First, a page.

How Consistent Are Clinical Significance Classifications When Calculation Methods and Outcome Measures Differ?
Article first published online: 4 OCT 2012
© 2012 American Psychological Association. Published by Wiley Periodicals, Inc., on behalf of the American Psychological Association
Clinical Psychology: Science and Practice
Volume 19, Issue 2, pages 167–179, June 2012
How to Cite
Clin Psychol Sci Prac 19: 167–179, 2012
- Issue published online: 4 OCT 2012
- Article first published online: 4 OCT 2012
- Manuscript Accepted: 24 JUL 2012
- Manuscript Received: 17 JUN 2011
- clinical significance;
- outcomes monitoring;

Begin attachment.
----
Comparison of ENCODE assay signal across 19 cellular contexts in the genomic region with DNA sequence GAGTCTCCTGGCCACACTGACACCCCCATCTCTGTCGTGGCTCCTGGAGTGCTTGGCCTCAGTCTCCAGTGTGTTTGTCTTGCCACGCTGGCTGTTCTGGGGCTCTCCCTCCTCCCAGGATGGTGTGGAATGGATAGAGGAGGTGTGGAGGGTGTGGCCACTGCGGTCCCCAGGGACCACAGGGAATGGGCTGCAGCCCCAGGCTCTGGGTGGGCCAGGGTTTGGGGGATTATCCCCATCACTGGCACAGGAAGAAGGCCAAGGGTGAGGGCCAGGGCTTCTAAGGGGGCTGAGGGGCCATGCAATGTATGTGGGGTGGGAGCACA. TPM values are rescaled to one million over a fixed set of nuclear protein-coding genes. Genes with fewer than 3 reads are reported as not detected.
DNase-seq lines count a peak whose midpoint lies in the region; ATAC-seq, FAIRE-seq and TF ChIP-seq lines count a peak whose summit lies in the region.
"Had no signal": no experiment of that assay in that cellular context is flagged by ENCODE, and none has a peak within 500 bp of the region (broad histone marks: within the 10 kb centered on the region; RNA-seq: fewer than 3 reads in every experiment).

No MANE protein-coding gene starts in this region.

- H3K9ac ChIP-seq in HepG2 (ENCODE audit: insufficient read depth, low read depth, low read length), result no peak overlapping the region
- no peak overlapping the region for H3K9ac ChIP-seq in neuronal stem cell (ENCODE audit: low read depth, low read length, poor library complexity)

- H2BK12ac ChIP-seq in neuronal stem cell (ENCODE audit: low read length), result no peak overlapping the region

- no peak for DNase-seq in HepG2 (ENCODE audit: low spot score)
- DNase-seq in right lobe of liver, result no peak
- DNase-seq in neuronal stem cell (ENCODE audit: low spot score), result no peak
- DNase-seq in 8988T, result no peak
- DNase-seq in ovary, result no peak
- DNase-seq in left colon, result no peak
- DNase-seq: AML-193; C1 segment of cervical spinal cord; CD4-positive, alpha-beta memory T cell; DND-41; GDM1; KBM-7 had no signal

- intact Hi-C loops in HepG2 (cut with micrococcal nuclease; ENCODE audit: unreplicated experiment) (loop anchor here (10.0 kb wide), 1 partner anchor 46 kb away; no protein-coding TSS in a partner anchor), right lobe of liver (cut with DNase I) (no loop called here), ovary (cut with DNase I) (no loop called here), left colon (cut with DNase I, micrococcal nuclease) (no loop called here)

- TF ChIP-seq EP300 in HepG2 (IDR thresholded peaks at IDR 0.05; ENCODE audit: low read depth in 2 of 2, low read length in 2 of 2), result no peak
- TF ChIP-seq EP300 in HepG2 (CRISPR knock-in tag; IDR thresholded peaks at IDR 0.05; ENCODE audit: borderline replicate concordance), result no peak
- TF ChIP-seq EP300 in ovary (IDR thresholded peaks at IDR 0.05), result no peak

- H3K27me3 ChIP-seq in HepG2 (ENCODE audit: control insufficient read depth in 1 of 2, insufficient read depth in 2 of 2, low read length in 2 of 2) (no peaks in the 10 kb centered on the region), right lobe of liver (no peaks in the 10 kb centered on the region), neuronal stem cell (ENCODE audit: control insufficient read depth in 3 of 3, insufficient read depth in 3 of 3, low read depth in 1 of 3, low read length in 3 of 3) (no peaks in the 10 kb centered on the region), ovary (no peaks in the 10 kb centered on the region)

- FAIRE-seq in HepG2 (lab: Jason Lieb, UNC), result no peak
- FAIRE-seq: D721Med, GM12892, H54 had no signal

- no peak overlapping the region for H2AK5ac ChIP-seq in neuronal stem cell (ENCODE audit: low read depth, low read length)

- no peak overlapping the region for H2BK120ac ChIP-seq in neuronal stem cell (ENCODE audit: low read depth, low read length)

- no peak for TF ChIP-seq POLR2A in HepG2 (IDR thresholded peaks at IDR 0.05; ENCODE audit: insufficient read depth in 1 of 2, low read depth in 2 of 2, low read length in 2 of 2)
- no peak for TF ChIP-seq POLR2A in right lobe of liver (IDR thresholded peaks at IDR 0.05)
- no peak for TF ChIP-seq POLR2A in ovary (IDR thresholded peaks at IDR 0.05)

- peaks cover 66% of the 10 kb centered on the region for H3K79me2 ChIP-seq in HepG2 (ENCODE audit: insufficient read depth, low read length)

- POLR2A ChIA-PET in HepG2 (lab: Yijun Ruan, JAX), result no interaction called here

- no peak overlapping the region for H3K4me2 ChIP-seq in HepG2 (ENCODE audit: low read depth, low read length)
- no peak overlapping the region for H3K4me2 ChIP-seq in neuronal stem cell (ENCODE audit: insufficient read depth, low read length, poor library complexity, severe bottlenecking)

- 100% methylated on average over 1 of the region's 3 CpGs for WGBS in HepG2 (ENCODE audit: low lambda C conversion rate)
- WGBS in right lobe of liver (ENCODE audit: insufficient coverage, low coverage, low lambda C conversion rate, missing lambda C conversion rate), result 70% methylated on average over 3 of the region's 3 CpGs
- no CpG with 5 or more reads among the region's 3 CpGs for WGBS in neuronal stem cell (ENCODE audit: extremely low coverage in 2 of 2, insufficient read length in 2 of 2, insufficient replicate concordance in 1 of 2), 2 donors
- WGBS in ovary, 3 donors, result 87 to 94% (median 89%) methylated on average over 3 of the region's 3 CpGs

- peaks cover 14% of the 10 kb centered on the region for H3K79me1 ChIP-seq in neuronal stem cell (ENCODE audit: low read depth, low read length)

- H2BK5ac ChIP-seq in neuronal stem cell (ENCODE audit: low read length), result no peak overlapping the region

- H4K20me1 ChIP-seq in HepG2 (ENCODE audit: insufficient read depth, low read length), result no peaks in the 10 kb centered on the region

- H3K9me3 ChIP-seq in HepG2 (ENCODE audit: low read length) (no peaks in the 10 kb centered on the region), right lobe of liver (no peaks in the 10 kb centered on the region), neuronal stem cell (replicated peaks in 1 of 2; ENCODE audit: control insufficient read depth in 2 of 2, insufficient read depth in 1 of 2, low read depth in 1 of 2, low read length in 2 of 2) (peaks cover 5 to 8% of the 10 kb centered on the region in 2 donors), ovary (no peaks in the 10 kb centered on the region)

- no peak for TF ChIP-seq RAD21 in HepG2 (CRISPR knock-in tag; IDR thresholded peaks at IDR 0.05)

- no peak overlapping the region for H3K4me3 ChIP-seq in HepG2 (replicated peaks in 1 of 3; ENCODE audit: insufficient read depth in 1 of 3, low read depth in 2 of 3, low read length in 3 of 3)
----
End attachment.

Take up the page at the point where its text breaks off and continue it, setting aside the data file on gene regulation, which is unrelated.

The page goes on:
Outcome studies report the percentage of clinically significant outcomes; however, the reliability of these classifications is unclear. The current study explored the extent to which inconsistencies arise in classifying patient outcomes using five clinical significance calculation methods and three outcome measures. Adult inpatients (N = 2,676) treated for depression completed the three outcome measures pre- and post-treatment. Their outcomes were classified as recovered, improved, unchanged, or deteriorated using selected clinical significance calculation methods and outcome measures. The choice of outcome measure used in calculating clinical significance had a greater impact on the classification than the choice of clinical significance calculation method. Guidelines for reporting recovery rates are presented to ensure that appropriate conclusions are drawn.